Pakistani artists and activists fight for refugee status for arrested Afghan musicians


Local singers and instrumentalists joined human rights activists and politicians in a protest against the arrest of Afghan musicians in Peshawar. They fear there could be dire consequences if the musicians are deported back to Taliban-led Afghanistan. Credit: Ashfaq Yusufzai/IPS
  • by Ashfaq Yusufzai (peshawar
  • Inter Press Service

“Four musicians arrested by police in Peshawar, the capital of the Khyber Pakhtunkhwa, for lack of visas and travel documents, have been sent to jail and will be deported under the 14 Aliens Act,” said a police officer, Nasrullah Shah, against IPS.

Khyber Pakhtunkhwa (KP) is one of the four provinces of Pakistan on the border with Afghanistan.

The police arrested the artists on May 27. They had performed for TV and radio in Afghanistan for years, but the Taliban government’s opposition to music silenced them. The group includes Saidullah Wafa, Naveed Hassan, Ajmal and Nadeem Shah.

Shah said they entered Pakistan illegally.

However, the musicians insisted that there was a ban on music at home, and as a result, they faced economic hardship.

“Since the Taliban took power in Afghanistan last August, there has been an unannounced ban on musical activities, which has left the singers and musicians in hot water,” Saidullah Wafa, one of the singers arrested, told IPS. The Taliban are notorious for killing musicians, and they will kill us if we go back,” Wafa said. Before fleeing to Pakistan, he lived in the Afghan capital of Kabul.

He claimed that Taliban militants view music as anti-Islam and have killed many singers and others in the past. Fearing persecution, we came to Pakistan to seek refuge, the 25-year-old said.

Pakistan’s Human Rights Commission has condemned the arrest and possible deportation.

“HRCP is concerned that four Afghan nationals have been arrested by KP police under the Immigration Act of 1946; the court has ordered their deportation. All four are under serious threat from the Taliban government in Kabul,” tweeted the.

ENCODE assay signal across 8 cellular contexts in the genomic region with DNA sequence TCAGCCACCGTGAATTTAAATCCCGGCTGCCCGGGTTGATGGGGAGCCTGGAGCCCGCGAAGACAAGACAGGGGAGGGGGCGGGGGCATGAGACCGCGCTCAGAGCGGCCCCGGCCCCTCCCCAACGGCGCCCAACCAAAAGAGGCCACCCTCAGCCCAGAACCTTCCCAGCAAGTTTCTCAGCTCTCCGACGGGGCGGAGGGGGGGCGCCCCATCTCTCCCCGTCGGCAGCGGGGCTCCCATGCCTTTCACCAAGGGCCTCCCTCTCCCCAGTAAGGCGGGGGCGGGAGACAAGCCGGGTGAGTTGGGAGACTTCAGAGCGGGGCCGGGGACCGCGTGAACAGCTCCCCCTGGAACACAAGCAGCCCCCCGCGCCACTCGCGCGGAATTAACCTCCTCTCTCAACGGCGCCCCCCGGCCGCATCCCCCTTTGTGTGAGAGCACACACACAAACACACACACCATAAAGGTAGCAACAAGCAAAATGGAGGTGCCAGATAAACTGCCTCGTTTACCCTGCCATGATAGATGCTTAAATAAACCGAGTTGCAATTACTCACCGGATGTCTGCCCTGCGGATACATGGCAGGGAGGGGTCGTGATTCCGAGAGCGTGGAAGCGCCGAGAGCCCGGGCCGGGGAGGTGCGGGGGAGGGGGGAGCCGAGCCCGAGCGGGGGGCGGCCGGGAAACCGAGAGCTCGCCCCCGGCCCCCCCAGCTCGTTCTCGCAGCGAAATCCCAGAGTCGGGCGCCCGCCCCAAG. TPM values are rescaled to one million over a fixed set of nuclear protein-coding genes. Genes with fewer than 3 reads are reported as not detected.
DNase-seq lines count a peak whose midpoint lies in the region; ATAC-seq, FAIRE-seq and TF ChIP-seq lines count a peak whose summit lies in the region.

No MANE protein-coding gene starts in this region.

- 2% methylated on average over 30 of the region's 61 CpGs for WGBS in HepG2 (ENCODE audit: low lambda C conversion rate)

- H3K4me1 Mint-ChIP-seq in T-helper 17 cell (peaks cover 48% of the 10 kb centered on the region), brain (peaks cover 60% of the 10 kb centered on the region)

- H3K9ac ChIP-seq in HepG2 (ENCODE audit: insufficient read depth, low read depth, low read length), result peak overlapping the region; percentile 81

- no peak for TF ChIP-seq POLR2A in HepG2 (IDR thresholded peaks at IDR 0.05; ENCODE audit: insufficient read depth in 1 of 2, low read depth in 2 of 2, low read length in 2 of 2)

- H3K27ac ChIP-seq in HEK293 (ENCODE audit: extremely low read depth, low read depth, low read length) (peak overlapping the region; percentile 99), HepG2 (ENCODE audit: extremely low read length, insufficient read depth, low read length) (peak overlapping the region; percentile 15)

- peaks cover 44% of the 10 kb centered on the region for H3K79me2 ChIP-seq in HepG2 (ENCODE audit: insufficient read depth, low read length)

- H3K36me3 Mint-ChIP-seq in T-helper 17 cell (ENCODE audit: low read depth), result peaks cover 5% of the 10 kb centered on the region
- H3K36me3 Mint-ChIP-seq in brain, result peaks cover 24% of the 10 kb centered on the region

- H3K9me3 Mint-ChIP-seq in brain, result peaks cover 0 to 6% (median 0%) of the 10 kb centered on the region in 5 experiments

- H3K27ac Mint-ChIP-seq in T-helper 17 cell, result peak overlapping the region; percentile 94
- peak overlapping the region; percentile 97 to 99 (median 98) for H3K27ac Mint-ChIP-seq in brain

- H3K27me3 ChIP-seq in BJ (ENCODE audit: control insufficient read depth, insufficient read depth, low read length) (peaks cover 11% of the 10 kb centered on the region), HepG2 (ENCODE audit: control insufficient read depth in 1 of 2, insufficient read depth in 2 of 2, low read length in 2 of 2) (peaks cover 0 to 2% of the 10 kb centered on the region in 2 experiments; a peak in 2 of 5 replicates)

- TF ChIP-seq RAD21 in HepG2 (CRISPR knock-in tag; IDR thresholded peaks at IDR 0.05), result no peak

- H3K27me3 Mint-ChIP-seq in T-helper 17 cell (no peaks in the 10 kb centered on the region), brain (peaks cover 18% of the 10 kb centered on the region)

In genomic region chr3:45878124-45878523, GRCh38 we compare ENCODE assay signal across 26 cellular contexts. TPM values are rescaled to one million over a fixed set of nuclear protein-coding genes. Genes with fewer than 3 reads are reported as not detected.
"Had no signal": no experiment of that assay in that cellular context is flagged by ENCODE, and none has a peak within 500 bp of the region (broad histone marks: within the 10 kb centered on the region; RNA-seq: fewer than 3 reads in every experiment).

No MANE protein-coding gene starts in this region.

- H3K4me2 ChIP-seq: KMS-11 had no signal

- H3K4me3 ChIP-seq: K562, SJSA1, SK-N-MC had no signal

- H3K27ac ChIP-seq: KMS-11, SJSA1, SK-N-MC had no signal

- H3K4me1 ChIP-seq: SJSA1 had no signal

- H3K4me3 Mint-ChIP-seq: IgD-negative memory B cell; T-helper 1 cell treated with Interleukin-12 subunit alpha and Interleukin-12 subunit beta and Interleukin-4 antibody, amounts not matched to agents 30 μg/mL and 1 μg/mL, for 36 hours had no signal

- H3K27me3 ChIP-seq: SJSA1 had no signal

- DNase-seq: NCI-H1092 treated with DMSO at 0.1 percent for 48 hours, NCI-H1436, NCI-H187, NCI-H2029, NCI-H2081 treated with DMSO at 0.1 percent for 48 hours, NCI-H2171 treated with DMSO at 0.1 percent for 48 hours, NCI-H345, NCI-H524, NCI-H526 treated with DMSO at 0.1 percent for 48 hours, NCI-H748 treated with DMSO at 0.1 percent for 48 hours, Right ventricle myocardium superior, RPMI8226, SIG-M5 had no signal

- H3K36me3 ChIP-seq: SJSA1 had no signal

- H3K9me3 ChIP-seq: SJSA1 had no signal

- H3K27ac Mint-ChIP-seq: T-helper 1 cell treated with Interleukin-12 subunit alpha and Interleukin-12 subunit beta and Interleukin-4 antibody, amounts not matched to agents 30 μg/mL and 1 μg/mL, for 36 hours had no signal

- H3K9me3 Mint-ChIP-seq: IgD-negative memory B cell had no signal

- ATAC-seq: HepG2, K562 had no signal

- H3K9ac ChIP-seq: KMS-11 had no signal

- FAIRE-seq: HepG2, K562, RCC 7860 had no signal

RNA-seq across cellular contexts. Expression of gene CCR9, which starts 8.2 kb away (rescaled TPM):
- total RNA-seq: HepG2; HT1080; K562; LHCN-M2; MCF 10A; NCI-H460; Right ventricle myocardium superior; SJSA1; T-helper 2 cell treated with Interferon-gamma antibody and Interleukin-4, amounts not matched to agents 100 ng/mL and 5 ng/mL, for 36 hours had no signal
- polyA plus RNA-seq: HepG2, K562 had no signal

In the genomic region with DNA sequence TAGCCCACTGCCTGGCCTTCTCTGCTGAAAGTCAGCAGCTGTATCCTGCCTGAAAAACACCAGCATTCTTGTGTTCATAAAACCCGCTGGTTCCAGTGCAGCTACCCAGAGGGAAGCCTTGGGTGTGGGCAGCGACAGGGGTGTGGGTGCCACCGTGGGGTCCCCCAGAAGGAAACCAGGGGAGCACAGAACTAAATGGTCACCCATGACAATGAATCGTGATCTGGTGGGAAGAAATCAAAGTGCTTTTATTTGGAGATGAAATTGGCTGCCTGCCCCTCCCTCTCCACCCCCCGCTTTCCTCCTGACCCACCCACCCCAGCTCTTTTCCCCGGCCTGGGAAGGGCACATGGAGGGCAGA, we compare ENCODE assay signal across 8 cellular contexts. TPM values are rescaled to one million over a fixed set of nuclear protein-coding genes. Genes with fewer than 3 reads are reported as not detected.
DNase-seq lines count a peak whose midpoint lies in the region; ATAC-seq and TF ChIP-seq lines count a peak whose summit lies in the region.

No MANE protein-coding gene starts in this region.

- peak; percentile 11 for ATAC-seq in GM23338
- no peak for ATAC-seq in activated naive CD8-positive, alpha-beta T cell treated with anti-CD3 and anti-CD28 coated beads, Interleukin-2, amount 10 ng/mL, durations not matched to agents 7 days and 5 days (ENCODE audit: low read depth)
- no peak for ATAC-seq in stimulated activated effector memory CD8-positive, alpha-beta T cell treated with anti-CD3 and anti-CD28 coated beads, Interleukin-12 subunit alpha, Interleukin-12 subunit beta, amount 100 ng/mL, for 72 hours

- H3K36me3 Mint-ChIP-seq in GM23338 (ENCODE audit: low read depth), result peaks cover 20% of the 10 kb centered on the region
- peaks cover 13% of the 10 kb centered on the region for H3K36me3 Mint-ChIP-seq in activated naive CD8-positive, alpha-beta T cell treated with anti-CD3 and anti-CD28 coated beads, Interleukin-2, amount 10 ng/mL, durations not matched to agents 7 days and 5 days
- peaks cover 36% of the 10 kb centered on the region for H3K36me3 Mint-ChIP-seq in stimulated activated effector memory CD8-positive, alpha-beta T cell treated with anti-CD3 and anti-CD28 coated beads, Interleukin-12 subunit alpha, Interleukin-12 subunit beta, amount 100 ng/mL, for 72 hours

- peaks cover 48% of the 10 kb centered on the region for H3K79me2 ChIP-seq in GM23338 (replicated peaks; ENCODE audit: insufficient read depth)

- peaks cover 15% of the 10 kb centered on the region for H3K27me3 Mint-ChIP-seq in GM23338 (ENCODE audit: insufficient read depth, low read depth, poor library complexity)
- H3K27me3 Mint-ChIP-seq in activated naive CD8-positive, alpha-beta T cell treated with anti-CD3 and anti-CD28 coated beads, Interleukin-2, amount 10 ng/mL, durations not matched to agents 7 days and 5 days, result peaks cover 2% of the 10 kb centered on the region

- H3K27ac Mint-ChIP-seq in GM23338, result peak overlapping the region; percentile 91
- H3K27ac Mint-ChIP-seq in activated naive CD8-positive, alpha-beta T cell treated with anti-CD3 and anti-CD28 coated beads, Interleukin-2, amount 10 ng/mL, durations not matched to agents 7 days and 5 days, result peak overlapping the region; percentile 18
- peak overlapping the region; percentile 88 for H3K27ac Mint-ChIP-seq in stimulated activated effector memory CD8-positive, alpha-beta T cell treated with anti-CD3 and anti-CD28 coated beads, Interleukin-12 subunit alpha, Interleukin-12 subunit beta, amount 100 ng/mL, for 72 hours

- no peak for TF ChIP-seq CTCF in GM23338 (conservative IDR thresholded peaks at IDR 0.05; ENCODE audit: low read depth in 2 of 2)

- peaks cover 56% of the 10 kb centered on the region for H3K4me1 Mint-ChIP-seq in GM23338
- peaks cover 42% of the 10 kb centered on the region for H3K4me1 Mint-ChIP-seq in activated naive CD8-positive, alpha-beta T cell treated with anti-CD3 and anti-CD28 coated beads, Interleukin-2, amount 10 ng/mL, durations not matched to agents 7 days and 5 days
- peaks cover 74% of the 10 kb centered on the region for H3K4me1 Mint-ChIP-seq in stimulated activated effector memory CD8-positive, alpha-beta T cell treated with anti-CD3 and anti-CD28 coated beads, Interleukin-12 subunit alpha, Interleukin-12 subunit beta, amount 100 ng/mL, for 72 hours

Local music journalist Sher Alam Shinwari, who writes for the Dawn newspaper, said the Afghan musicians seized are refugees. He said they cannot and should not be deported to the Taliban-led government in Afghanistan.

“Afghan musicians have never been involved in illegal activities since their arrival in Peshawar and elsewhere in KP. Second, they have rejoined their relatives who are already living in refugee camps or rented houses in and around Peshawar,” Shinwari said.

Most have valid documents or receipt cards, while some of them carried artist registration cards issued by local artist organizations, he said.

Deporting Afghan musicians to the Taliban is tantamount to throwing them to the wolves, as the Taliban have killed several artists in the recent past, Shinwari explained.

The families of most of the musicians already lived in Pakistan and their deportation would be a violation of human rights.

Rashid Ahmed Khan, head of Honary Tolana, a musician’s rights organization, told IPS that the detained musicians are at risk if they are returned.

“They were taken into custody by the police without a search warrant, sent to prison and handed over to the Taliban – which is an inhumane act. These famous performers moved to Peshawar last year when the Taliban seized power in Afghanistan to save their lives, ” he said.

On May 30, local artists staged a protest against the arrest of Afghan musicians in Peshawar and urged the government to allow them to remain in Pakistan as refugees.

Politicians also joined the protest.

Sardar Hussain Babak, a local lawmaker, assured them that they would raise the issues on the floor of parliament.

Some Afghan artists who attended the protest said they had come to Pakistan for their safety and were unable to continue their profession in their own country.

They demanded that the police stop acting against the artists because they were guests in Pakistan and their lives were in danger in Afghanistan.

Local performers, including Saeeda Bibi and others, condemned the police crackdown on the Afghan musicians and demanded their early release.

“The Taliban resorted to violence against the musicians, destroyed their equipment in several places and shot people who even took part in wedding ceremonies in Nangrahar and other provinces of Afghanistan,” Saeeda Bibi told IPS.

“We have filed bail for the arrested performers in the hopes of getting them released as soon as possible,” she said. “We have set a three-day deadline for the police to stop the action against the performers. Otherwise, Afghan and Pakistani performers would march to Islamabad and hold a sit-in until their demands were met.

“We have also appealed to UNHCR to take note of the ordeal of Afghan artists so that they can live as refugees in Pakistan.”

KP Information Minister Muhammad Ali Saif told IPS that the artists should be prosecuted.

“We have hosted 3 million Afghan refugees over the past four decades, which is an outstanding example of hospitality. They will be treated according to the law,” he said.

There were no instructions to police regarding the arrest of Afghan musicians, and the court would decide on their deportation, he said.

Report of the IPS UN Office

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© Inter Press Service (2022) — All rights reservedOriginal source: Inter Press Service

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